Despite the simplification of the process, this could be a reasonable move to protect consumers, as not everybody might fully understand what they’re getting themselves into. The good news is that you can still sideload it, so there shouldn’t be a problem for those who still want to use the installer.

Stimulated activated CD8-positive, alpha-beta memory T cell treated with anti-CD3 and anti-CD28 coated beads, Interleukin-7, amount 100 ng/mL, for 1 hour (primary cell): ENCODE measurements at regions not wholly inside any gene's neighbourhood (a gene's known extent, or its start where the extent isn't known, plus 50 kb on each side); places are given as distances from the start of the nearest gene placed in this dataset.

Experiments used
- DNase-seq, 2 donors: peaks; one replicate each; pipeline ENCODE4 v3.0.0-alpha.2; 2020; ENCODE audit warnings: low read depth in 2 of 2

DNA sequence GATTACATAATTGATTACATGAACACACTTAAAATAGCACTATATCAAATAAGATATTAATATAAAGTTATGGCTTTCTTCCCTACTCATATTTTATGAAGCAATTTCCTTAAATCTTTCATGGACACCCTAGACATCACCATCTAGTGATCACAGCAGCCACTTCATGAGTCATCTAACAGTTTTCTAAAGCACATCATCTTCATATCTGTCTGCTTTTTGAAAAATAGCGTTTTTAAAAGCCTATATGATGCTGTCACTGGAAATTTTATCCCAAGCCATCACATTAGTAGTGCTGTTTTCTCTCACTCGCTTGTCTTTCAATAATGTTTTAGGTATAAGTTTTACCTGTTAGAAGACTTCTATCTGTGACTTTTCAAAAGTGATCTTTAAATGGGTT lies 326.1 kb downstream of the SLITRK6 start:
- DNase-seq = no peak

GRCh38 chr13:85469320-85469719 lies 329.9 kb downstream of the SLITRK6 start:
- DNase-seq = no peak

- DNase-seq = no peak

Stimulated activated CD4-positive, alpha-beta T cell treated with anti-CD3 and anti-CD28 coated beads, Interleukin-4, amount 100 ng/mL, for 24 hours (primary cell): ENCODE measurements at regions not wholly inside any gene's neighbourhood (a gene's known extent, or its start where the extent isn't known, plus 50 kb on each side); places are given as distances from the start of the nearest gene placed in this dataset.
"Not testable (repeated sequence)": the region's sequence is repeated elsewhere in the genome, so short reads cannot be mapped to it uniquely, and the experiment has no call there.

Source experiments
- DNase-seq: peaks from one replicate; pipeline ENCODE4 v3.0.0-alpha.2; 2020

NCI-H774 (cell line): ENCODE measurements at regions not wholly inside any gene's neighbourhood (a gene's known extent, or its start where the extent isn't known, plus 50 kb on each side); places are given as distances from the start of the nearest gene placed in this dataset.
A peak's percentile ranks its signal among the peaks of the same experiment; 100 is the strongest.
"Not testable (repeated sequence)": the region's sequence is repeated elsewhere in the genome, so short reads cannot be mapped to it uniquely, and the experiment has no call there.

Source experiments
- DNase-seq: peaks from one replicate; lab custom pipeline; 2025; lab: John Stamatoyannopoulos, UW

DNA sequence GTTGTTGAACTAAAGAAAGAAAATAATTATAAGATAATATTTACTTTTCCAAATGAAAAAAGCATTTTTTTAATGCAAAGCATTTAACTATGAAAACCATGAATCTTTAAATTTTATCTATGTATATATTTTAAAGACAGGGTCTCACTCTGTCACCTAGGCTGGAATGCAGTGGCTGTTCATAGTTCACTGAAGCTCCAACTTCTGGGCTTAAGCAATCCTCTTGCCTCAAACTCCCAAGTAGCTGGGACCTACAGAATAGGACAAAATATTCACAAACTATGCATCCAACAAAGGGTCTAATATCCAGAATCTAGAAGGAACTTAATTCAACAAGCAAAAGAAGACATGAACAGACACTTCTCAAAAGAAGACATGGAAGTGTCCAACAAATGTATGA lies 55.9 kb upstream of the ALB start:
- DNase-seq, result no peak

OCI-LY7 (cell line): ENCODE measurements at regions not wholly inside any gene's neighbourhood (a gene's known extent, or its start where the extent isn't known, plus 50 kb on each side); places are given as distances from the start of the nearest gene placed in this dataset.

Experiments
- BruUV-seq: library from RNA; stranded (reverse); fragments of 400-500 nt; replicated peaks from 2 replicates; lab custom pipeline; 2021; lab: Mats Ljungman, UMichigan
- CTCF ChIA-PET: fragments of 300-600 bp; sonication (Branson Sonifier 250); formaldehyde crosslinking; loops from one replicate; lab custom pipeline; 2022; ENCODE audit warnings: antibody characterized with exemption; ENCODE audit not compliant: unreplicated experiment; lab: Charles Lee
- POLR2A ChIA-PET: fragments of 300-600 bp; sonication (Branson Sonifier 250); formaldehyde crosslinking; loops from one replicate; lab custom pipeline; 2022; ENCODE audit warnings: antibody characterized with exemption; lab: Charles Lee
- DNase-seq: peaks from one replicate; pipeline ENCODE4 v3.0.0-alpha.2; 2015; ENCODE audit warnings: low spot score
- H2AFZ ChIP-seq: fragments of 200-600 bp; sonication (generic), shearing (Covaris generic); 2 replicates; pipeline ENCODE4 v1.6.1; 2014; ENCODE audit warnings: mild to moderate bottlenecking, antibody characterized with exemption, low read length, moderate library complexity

The reasoning given by Google is that the CyanogenMod Installer violates the Google Play Store’s developer terms by actively encouraging Android users to “void [the] warranty” on their devices. As we saw when we took the app for a test drive, the Installer does indeed de-hair the hairy process of unlocking an Android device’s bootloader and getting an alternate ROM installed; apparently, though, the Installer made things just a little too easy. As our Android expert Ron Amadeo noted, the CyanogenMod Installer is mostly a “one-way street,” without a quick way to return the device to its stock state—it’s certainly possible, but not with the same level of ease.